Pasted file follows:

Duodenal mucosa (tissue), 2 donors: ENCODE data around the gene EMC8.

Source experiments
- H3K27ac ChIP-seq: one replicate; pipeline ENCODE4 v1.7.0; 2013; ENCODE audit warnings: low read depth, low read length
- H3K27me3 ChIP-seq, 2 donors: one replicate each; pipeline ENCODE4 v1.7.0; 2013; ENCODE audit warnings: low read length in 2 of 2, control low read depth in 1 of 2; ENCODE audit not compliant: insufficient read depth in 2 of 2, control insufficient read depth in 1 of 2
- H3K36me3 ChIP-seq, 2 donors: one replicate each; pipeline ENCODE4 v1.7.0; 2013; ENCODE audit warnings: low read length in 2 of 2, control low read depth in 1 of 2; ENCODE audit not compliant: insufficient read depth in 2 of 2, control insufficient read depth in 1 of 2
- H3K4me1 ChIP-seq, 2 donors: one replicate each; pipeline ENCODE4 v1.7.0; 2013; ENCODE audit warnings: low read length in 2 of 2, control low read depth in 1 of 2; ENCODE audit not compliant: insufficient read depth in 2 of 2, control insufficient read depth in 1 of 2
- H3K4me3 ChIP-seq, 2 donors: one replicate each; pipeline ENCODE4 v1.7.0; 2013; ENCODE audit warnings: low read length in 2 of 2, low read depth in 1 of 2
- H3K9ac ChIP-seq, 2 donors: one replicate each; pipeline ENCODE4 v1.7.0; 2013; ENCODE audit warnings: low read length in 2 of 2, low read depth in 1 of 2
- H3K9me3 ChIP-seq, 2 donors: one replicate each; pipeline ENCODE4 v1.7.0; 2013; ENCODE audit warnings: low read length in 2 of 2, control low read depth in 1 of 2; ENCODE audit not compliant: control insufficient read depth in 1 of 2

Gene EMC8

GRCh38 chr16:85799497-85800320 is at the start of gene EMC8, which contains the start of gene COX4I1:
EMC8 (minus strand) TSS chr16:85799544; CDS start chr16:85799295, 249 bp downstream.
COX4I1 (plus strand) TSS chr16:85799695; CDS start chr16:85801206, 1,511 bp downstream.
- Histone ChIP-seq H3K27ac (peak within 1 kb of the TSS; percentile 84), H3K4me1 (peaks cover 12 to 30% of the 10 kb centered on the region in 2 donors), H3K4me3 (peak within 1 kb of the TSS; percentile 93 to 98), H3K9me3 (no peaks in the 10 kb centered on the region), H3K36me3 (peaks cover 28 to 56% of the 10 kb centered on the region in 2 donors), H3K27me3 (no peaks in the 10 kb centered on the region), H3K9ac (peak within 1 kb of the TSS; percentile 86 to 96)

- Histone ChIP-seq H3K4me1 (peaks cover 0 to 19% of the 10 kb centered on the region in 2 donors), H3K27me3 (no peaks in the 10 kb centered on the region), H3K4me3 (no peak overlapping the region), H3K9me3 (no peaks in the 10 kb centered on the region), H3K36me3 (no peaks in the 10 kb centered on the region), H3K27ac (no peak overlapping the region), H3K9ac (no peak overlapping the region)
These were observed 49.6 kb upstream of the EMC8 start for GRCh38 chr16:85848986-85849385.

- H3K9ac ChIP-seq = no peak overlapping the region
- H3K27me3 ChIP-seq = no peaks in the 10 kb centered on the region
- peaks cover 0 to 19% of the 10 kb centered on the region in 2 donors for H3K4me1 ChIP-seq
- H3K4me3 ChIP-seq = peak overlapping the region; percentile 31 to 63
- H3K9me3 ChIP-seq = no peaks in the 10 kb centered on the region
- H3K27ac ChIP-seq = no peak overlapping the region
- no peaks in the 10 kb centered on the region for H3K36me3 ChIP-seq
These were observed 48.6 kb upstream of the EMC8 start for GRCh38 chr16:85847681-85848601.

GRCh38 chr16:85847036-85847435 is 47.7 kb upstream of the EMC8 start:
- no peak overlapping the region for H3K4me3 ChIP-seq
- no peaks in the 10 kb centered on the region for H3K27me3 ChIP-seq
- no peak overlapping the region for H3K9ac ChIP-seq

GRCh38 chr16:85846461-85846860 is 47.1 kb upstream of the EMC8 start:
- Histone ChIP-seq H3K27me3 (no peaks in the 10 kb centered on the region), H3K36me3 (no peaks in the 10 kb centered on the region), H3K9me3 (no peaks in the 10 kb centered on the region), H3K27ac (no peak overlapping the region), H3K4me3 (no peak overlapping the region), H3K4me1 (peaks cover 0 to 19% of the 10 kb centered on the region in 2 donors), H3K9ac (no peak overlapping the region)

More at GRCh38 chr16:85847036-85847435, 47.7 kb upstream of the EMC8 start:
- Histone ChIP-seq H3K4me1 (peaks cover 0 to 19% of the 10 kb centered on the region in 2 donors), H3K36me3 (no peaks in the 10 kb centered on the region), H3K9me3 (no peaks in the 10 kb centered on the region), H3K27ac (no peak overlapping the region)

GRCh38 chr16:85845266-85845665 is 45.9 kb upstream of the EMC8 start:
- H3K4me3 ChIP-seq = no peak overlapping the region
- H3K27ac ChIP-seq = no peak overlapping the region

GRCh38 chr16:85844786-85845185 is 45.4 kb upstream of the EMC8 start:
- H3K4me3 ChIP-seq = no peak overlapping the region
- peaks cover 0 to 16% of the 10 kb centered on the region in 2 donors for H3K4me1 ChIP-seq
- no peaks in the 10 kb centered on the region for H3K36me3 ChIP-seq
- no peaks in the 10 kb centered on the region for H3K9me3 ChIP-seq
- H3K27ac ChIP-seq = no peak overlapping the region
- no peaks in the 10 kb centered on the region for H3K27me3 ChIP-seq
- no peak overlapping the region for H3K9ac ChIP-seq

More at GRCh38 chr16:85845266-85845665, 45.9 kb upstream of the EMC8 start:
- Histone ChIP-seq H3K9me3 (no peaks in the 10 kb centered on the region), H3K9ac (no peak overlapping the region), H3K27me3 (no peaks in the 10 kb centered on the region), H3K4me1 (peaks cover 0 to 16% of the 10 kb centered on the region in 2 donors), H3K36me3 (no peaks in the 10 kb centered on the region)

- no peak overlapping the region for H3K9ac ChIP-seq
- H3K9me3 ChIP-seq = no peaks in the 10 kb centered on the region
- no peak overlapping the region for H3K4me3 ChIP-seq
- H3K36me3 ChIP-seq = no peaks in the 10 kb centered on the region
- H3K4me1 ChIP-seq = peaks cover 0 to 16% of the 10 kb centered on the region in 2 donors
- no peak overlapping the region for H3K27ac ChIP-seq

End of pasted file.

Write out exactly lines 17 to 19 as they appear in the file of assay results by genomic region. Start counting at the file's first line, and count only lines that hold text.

- H3K9ac ChIP-seq = no peak overlapping the region
- H3K27me3 ChIP-seq = no peaks in the 10 kb centered on the region
- peaks cover 0 to 19% of the 10 kb centered on the region in 2 donors for H3K4me1 ChIP-seq